Pam don’t do it. Don’t forge it now or forensic evidence will make you a “Forger”



Forgery is defined as signing the name of another person or organization to a check, draft, promissory note, or other monetary instruments without the authority to do so and with the intent to deceive.   Intent to deceive to secure personal benefit without knowledge or consent is the basic factor for forgery coverage.  Someone could sign an instrument without authority or consent, but it was done intentionally and without reason to deceive and that would not fall under an intentional act of forgery.


The insurer will pay you for your direct loss caused by Forgery or alteration of, on or in any written monetary instruments which are:


  1. made by, drawn by or drawn upon you or which may have been purported to have been made or drawn


  1. made or drawn by one acting as your agent or which may have been purported to have been made or drawn.


You will be reimbursed for your expenses in the event you are sued for refusing to pay any written covered instrument because the monetary instrument has been forged or altered.  Reimbursement of such legal expenses is dependent upon the insurer’s consent to defend against such suit.   These legal expenses will be paid in addition to the limit of liability provided for forgery.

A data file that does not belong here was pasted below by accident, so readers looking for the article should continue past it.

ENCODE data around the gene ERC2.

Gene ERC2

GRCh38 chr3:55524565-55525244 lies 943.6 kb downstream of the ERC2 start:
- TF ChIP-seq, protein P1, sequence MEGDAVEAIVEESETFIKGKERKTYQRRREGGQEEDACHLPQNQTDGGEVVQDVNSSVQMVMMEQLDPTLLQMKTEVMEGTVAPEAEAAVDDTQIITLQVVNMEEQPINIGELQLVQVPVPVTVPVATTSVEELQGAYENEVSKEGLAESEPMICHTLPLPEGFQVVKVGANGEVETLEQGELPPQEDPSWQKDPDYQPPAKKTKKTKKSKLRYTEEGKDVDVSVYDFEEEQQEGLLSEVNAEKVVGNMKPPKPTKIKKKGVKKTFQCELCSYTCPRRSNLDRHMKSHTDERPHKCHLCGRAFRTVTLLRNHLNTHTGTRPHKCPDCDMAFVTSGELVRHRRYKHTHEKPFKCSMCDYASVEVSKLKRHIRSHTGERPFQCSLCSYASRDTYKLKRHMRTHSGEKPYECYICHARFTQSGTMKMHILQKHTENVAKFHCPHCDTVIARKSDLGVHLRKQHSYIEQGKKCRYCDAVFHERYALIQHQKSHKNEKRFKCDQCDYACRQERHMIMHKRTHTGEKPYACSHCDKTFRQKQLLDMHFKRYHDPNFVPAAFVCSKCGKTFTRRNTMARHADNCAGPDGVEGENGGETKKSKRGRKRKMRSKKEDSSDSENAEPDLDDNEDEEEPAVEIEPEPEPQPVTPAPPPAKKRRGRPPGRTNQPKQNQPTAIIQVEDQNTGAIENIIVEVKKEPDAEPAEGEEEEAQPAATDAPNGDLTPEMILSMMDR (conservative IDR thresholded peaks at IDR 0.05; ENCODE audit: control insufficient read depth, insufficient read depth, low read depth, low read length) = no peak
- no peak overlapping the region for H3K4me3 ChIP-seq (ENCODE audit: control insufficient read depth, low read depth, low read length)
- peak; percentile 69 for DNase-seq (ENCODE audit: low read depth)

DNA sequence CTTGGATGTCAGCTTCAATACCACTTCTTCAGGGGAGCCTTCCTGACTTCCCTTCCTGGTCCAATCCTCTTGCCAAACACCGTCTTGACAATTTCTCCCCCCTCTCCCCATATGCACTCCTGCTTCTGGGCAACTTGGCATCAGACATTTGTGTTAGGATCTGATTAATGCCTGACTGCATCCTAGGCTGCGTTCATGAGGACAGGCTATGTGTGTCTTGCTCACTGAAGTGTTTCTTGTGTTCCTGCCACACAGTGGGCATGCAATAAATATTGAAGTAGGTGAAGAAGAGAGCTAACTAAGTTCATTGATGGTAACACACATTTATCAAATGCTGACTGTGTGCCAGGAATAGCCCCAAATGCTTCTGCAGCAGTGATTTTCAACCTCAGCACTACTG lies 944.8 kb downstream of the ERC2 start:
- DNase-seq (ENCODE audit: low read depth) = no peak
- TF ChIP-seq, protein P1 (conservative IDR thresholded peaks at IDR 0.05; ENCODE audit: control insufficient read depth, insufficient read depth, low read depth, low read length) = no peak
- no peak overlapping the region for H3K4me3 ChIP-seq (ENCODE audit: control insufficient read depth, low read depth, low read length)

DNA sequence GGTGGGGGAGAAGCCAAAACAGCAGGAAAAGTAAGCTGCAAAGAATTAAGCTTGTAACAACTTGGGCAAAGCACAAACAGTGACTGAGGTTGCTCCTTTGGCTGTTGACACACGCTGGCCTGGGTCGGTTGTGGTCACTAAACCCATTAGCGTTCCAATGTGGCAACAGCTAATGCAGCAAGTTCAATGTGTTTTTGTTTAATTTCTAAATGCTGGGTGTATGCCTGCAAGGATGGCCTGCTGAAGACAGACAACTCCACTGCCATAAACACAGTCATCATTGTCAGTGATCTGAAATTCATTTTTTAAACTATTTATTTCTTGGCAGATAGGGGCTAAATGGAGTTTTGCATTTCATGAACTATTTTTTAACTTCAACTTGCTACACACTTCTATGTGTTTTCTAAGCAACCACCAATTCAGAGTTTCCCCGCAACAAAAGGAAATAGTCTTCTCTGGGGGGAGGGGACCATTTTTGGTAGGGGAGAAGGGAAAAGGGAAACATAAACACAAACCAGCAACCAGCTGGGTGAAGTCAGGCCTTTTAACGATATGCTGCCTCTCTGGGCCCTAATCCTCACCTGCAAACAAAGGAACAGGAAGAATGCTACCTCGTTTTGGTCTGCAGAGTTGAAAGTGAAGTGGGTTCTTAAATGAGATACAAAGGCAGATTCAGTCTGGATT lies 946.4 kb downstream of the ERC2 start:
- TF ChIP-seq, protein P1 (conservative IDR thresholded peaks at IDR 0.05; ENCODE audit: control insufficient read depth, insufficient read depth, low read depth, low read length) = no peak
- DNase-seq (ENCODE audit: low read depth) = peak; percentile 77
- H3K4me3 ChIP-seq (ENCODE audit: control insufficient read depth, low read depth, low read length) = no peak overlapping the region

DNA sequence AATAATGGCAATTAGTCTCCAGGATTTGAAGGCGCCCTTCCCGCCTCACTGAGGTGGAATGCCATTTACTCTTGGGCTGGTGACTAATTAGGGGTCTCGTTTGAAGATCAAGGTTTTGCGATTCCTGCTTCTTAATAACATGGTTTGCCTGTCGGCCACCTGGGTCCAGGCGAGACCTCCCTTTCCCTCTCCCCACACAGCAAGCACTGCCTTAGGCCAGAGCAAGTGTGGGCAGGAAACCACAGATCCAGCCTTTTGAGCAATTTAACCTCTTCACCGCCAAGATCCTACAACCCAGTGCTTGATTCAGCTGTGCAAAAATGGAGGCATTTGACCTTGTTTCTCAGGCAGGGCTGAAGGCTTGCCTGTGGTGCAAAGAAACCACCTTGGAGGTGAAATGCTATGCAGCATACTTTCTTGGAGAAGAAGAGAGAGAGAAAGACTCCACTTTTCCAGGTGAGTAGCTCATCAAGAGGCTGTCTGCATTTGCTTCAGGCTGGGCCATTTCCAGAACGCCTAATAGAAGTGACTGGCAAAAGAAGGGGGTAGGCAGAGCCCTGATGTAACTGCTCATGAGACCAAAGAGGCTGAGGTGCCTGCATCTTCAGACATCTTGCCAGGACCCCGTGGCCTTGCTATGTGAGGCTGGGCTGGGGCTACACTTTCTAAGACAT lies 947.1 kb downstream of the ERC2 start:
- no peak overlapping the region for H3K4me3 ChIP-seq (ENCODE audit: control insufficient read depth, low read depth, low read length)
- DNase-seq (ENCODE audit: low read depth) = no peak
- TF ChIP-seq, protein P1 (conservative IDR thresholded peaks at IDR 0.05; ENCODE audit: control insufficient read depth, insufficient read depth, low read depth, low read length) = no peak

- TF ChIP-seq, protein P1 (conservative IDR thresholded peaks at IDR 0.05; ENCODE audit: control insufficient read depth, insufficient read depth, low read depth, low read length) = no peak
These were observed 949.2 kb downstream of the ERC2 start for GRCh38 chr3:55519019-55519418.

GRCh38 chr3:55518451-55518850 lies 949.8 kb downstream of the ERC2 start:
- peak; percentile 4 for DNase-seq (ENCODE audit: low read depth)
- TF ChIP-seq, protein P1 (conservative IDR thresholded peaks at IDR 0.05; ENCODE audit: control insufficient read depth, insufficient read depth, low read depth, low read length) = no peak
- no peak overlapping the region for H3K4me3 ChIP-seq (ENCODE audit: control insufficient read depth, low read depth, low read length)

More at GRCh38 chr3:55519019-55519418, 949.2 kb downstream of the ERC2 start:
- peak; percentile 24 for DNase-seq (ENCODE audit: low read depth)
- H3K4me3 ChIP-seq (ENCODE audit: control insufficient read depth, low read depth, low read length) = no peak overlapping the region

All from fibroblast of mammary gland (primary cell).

A signature which has been reproduced by mechanical or electronic means or one produced by a mechanical check-writing machine or computer printer shall also be treated the same as a handwritten signature. However, an electronic signature which is not a mechanical or electronic reproduction is not included for coverage under forgery.


A substitute check as defined in the Check Clearing for the 21st Century Act will be treated in the same manner as the original check it replaced.

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